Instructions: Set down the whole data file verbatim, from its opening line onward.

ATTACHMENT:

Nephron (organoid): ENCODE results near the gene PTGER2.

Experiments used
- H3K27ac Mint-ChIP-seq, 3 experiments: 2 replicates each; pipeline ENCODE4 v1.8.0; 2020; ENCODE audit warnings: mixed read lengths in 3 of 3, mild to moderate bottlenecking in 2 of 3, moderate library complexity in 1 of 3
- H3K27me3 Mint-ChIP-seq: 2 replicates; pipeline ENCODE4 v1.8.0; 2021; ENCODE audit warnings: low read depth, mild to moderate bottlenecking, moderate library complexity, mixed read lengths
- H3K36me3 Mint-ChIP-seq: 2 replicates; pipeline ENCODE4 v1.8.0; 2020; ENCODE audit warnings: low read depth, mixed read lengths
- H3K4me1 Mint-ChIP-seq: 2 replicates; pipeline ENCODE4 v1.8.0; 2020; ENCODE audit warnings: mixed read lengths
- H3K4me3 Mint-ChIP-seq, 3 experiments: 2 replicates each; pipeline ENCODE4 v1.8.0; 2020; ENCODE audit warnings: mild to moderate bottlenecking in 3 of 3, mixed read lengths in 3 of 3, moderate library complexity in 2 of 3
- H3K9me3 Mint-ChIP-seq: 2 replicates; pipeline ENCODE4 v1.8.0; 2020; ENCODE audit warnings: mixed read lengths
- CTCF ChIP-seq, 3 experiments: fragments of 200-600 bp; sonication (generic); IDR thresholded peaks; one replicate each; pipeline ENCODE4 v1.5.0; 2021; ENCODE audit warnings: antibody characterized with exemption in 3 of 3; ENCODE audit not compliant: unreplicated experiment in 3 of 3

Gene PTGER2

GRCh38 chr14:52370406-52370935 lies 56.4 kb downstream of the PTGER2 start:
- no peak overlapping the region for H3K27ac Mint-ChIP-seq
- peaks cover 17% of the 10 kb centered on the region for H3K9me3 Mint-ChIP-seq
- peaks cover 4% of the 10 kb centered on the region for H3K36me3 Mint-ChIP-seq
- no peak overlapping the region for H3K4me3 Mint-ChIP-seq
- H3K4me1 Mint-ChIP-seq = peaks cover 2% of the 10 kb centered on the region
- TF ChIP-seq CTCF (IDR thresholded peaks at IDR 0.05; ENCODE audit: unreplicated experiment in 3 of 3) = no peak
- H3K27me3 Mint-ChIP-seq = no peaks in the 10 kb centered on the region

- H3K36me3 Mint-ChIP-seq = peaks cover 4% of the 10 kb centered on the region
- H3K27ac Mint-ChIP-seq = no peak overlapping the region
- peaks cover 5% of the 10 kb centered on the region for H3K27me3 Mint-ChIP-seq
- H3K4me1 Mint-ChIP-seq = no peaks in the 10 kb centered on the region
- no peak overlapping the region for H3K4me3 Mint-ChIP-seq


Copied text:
Nephron (organoid): ENCODE results near the gene PTGER2.

Experiments used
- H3K27ac Mint-ChIP-seq, 3 experiments: 2 replicates each; pipeline ENCODE4 v1.8.0; 2020; ENCODE audit warnings: mixed read lengths in 3 of 3, mild to moderate bottlenecking in 2 of 3, moderate library complexity in 1 of 3
- H3K27me3 Mint-ChIP-seq: 2 replicates; pipeline ENCODE4 v1.8.0; 2021; ENCODE audit warnings: low read depth, mild to moderate bottlenecking, moderate library complexity, mixed read lengths
- H3K36me3 Mint-ChIP-seq: 2 replicates; pipeline ENCODE4 v1.8.0; 2020; ENCODE audit warnings: low read depth, mixed read lengths
- H3K4me1 Mint-ChIP-seq: 2 replicates; pipeline ENCODE4 v1.8.0; 2020; ENCODE audit warnings: mixed read lengths
- H3K4me3 Mint-ChIP-seq, 3 experiments: 2 replicates each; pipeline ENCODE4 v1.8.0; 2020; ENCODE audit warnings: mild to moderate bottlenecking in 3 of 3, mixed read lengths in 3 of 3, moderate library complexity in 2 of 3
- H3K9me3 Mint-ChIP-seq: 2 replicates; pipeline ENCODE4 v1.8.0; 2020; ENCODE audit warnings: mixed read lengths
- CTCF ChIP-seq, 3 experiments: fragments of 200-600 bp; sonication (generic); IDR thresholded peaks; one replicate each; pipeline ENCODE4 v1.5.0; 2021; ENCODE audit warnings: antibody characterized with exemption in 3 of 3; ENCODE audit not compliant: unreplicated experiment in 3 of 3

Gene PTGER2

GRCh38 chr14:52370406-52370935 lies 56.4 kb downstream of the PTGER2 start:
- no peak overlapping the region for H3K27ac Mint-ChIP-seq
- peaks cover 17% of the 10 kb centered on the region for H3K9me3 Mint-ChIP-seq
- peaks cover 4% of the 10 kb centered on the region for H3K36me3 Mint-ChIP-seq
- no peak overlapping the region for H3K4me3 Mint-ChIP-seq
- H3K4me1 Mint-ChIP-seq = peaks cover 2% of the 10 kb centered on the region
- TF ChIP-seq CTCF (IDR thresholded peaks at IDR 0.05; ENCODE audit: unreplicated experiment in 3 of 3) = no peak
- H3K27me3 Mint-ChIP-seq = no peaks in the 10 kb centered on the region

- H3K36me3 Mint-ChIP-seq = peaks cover 4% of the 10 kb centered on the region
- H3K27ac Mint-ChIP-seq = no peak overlapping the region
- peaks cover 5% of the 10 kb centered on the region for H3K27me3 Mint-ChIP-seq
- H3K4me1 Mint-ChIP-seq = no peaks in the 10 kb centered on the region
- no peak overlapping the region for H3K4me3 Mint-ChIP-seq